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The Gun Awaits Cougars at Indoors

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March 5, 2008
Gary Pine
AZUSA, Calif. – The name Azusa Pacific is synonymous with NAIA championship track & field. No school has won more NAIA titles – both team and individual – than Azusa Pacific, which since 1983 has established a dynasty unparalleled in the association’s history.

Cougar track & field has won 23 NAIA team championships – 18 on the men’s side and 5 with the women. Both squads were national champions last year, the men taking the NAIA indoor crown while the women won the outdoor trophy.

In NAIA track & field circles, the name Azusa Pacific carries weight. There is tradition, success, and to put it simply, a mystique.

So as both teams head to Johnson City, Tenn., for this week’s 43rd Annual Men’s and 28th Annual Women’s NAIA Indoor Track field Championship Meets, there is an expectation that the Cougars will vie for the national titles in both meets – no matter what the entry lists declare.

On paper, neither Cougar squad is impressive enough to capture a national title. The final 2008 NAIA indoor performance lists have the 18 Cougar men and 15 women competing in Johnson City somewhere in the middle of the pack of their qualifying events. Only juniors Aron Rono and Jaime Canterbury, the reigning NAIA cross country men’s and women’s champions, are the top seeds in their events – both in the 3000 meters in addition to the mile for Rono.

The fact that Azusa Pacific doesn’t feature a number of event best times doesn’t seem to faze Azusa Pacific head coaches Mike Barnett and Kevin Reid. They’ve been here before – many times in fact.

“We weren’t even close to being among the favorites to win the outdoor meet last year,” said Barnett, who is in his ninth year leading the Cougar women. “Throughout the season we program our athletes to compete at a high level and to do it with a high degree of confidence at the national meet. Performances like the one we had last year at outdoors just adds to the confidence that our athletes have when they step onto the track this weekend.”

Likewise, Reid isn’t too concerned about what performance lists indicate heading into this week’s championship meet which opens Thursday (March 6) and concludes Saturday (March 8).

“We’re hoping that we’re better than what we look like on the list,” said Reid. “We put a lot of qualifying marks up early in the year, and then went back to training and preparing for this weekend. We’re expecting more than what our marks currently indicate.”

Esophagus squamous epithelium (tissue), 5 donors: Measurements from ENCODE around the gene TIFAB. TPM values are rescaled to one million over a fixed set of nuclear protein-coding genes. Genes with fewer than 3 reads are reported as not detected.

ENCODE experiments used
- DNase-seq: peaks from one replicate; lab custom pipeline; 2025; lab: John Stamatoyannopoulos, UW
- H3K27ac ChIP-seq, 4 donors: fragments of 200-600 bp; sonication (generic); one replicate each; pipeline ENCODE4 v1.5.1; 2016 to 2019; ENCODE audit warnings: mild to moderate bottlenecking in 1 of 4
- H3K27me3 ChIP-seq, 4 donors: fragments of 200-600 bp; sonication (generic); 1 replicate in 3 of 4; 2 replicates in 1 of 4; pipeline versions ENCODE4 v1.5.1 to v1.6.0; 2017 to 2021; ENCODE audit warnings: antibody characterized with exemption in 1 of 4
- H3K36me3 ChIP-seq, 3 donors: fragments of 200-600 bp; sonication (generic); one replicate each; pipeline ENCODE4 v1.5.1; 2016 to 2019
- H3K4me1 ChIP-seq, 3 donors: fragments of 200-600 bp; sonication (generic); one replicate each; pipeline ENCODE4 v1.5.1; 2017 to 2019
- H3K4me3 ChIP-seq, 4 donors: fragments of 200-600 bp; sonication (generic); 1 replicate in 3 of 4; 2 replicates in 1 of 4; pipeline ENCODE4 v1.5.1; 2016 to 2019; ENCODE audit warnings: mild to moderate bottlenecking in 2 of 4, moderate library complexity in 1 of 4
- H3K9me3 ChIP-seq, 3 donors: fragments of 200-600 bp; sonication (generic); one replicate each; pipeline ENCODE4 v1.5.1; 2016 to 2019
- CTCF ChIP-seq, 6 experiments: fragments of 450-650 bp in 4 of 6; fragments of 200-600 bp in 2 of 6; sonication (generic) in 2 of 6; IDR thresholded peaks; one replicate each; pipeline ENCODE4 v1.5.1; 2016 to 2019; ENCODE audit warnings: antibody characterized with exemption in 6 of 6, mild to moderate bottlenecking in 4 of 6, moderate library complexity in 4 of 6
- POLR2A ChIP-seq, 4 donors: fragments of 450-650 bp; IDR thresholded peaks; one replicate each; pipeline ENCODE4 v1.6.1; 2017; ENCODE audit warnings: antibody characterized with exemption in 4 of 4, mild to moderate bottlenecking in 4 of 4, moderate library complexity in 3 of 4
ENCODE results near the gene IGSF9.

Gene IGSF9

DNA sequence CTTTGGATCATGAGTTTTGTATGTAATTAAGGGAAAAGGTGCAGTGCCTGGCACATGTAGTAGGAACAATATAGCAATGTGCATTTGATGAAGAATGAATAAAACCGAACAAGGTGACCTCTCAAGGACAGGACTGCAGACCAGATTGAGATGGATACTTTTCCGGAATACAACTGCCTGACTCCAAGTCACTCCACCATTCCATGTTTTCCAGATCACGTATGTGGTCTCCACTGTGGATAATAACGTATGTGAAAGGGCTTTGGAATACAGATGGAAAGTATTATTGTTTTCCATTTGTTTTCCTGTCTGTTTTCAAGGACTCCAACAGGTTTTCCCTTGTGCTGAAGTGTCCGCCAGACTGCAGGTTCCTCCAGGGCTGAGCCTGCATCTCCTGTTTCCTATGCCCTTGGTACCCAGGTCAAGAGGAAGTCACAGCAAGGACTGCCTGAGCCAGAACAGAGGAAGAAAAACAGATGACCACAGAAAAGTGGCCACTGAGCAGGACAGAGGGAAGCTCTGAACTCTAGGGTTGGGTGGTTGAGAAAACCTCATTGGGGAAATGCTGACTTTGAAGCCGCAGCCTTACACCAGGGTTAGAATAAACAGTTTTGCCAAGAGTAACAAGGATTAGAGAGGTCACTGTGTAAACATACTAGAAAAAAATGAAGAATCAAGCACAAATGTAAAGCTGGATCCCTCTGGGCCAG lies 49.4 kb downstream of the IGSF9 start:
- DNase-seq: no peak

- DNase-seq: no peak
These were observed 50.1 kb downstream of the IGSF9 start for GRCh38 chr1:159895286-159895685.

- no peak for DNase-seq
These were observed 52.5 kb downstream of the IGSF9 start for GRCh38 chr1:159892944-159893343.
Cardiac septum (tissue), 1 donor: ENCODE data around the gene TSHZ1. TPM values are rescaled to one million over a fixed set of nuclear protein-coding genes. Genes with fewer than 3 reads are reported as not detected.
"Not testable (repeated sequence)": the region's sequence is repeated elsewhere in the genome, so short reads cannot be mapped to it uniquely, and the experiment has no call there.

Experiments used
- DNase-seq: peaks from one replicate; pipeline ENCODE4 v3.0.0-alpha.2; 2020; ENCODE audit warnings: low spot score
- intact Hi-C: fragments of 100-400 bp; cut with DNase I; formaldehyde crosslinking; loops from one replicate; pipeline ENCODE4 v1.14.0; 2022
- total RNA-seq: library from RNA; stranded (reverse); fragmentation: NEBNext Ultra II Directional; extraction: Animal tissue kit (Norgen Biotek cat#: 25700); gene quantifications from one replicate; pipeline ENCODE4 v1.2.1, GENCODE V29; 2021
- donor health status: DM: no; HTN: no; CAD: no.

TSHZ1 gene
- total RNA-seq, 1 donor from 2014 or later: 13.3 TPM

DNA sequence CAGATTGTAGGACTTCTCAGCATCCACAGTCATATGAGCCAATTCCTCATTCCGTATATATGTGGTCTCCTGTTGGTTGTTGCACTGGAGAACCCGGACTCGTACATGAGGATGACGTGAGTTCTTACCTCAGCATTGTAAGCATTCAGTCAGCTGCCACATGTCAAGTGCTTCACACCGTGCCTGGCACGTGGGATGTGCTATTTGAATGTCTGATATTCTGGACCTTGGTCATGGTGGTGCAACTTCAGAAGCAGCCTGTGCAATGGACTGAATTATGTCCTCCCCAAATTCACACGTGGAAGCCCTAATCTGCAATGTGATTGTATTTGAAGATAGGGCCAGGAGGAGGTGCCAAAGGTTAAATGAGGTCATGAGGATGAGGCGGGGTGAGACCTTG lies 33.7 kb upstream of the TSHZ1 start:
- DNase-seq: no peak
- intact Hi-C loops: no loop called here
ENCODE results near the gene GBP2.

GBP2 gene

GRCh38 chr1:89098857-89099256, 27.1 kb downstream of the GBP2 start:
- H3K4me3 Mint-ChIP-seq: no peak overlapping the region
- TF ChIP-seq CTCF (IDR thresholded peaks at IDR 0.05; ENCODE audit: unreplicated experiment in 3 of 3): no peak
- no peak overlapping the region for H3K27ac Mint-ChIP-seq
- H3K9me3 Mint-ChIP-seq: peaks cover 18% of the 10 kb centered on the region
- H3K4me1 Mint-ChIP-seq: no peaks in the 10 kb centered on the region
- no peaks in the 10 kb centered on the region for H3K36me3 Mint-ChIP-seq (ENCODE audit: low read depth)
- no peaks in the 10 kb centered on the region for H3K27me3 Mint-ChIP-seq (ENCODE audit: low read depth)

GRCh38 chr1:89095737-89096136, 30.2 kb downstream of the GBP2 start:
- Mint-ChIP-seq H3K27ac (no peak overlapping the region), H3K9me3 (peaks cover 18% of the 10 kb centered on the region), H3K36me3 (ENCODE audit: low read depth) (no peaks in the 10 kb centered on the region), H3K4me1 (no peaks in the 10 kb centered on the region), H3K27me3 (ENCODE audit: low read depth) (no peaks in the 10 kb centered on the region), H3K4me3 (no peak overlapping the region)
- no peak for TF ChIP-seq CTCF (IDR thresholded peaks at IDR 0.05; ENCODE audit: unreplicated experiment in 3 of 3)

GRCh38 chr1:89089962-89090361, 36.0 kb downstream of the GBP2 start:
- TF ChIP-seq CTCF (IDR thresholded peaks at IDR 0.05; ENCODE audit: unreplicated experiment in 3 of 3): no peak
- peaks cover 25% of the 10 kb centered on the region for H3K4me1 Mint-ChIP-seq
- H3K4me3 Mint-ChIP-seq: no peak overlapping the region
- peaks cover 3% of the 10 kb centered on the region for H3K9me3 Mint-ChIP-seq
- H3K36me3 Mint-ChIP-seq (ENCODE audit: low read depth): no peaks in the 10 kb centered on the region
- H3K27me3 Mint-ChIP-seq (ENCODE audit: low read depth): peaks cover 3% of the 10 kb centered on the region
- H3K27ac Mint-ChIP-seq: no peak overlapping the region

By the numbers, reigning outdoor champ Oklahoma Baptist University and Doane College (Neb.) are the teams most likely to supplant Azusa Pacific from the men’s indoor throne. Both schools are seeking their first-ever indoor national championships and appear to have the arsenal to make strong runs. OBU specializes in the sprints and relays, while Doane has its own sprint attack and then carries some punch in the field events.

“I don’t expect this to be a high-scoring men’s meet,” said Reid, “which means it’s anyone’s championship to win. I think we can score in the mid 60s, but we can’t make mistakes. We’re pretty good up front, but we don’t have a lot of depth and therefore we don’t have a huge margin for errors. We need to be sharp and at our best this weekend.”

Rono will carry the men’s banner as he seeks to become the first athlete in NAIA history to win back-to-back titles in both the 3000 and the mile. Last year’s NAIA meet MVP, Rono is a heavy favorite in both distance races and then will anchor the Cougars’ 4x800 and distance medley relays.

“Aron has to carry a ton on his shoulders, but he is going to be a star,” said Reid. “We need the relays to be strong and performing like they should. Our relay times are low on the performance list right now, but we’re expecting much more when we get back to Tennessee.”

All-American David Pichler and freshman Casey Stevick are 2 of 4 Cougars competing in the 16-man heptathlon field. Both Cougars are expected to press for All-American recognition with this meet perhaps being the coming-out-party for the youngster Stevick.

Newcomers Anthony Logan and Cliffton Gay are keys to the Cougar success in their respective events, the 600 meters and the 60-meter hurdles.